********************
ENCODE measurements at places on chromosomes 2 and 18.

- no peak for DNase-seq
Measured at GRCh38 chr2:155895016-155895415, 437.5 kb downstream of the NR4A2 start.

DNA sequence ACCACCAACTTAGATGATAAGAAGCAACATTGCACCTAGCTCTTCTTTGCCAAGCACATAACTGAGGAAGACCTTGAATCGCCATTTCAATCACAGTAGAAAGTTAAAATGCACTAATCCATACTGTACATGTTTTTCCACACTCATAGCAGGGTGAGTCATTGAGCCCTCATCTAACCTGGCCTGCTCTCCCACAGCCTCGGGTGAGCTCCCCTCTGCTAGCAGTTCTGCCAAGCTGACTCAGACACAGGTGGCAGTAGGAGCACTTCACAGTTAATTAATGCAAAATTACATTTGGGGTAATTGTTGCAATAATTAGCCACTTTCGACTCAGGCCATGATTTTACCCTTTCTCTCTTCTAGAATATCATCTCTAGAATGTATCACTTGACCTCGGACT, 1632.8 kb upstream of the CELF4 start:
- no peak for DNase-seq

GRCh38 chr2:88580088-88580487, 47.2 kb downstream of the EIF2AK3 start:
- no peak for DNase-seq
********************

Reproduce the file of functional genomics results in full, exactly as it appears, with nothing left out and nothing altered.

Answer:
ENCODE measurements at places on chromosomes 2 and 18.

- no peak for DNase-seq
Measured at GRCh38 chr2:155895016-155895415, 437.5 kb downstream of the NR4A2 start.

DNA sequence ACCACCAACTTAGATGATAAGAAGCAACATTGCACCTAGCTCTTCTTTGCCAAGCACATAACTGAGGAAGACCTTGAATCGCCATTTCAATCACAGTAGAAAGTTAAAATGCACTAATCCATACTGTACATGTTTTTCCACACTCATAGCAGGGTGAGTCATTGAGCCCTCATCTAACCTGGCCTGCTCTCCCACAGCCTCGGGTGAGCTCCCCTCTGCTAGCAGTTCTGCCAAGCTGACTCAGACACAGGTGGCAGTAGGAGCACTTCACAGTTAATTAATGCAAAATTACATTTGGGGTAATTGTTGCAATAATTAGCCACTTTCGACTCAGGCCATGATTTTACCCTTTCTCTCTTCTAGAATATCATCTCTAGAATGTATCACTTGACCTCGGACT, 1632.8 kb upstream of the CELF4 start:
- no peak for DNase-seq

GRCh38 chr2:88580088-88580487, 47.2 kb downstream of the EIF2AK3 start:
- no peak for DNase-seq